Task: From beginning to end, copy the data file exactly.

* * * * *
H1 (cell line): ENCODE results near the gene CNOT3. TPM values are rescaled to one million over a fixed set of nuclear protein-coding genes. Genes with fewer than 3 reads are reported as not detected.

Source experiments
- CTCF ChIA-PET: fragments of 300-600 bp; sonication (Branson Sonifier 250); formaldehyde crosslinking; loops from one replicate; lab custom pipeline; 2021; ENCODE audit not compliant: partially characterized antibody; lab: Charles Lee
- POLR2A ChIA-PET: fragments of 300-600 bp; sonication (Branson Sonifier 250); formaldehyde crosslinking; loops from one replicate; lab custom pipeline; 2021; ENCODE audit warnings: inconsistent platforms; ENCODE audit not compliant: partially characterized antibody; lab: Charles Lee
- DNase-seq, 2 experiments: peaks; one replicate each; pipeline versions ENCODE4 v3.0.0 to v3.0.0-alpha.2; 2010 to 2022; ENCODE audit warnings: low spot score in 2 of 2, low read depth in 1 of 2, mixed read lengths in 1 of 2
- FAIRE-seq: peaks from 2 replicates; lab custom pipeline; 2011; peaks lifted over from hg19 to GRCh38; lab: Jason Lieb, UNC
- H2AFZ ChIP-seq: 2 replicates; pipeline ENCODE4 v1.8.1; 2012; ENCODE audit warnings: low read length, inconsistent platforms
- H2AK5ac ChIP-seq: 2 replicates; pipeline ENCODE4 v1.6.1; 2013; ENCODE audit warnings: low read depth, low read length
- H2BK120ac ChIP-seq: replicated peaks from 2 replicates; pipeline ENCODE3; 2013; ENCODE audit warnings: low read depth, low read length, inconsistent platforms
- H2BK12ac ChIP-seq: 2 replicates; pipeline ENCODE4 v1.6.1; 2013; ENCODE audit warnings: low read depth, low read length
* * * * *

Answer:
H1 (cell line): ENCODE results near the gene CNOT3. TPM values are rescaled to one million over a fixed set of nuclear protein-coding genes. Genes with fewer than 3 reads are reported as not detected.

Source experiments
- CTCF ChIA-PET: fragments of 300-600 bp; sonication (Branson Sonifier 250); formaldehyde crosslinking; loops from one replicate; lab custom pipeline; 2021; ENCODE audit not compliant: partially characterized antibody; lab: Charles Lee
- POLR2A ChIA-PET: fragments of 300-600 bp; sonication (Branson Sonifier 250); formaldehyde crosslinking; loops from one replicate; lab custom pipeline; 2021; ENCODE audit warnings: inconsistent platforms; ENCODE audit not compliant: partially characterized antibody; lab: Charles Lee
- DNase-seq, 2 experiments: peaks; one replicate each; pipeline versions ENCODE4 v3.0.0 to v3.0.0-alpha.2; 2010 to 2022; ENCODE audit warnings: low spot score in 2 of 2, low read depth in 1 of 2, mixed read lengths in 1 of 2
- FAIRE-seq: peaks from 2 replicates; lab custom pipeline; 2011; peaks lifted over from hg19 to GRCh38; lab: Jason Lieb, UNC
- H2AFZ ChIP-seq: 2 replicates; pipeline ENCODE4 v1.8.1; 2012; ENCODE audit warnings: low read length, inconsistent platforms
- H2AK5ac ChIP-seq: 2 replicates; pipeline ENCODE4 v1.6.1; 2013; ENCODE audit warnings: low read depth, low read length
- H2BK120ac ChIP-seq: replicated peaks from 2 replicates; pipeline ENCODE3; 2013; ENCODE audit warnings: low read depth, low read length, inconsistent platforms
- H2BK12ac ChIP-seq: 2 replicates; pipeline ENCODE4 v1.6.1; 2013; ENCODE audit warnings: low read depth, low read length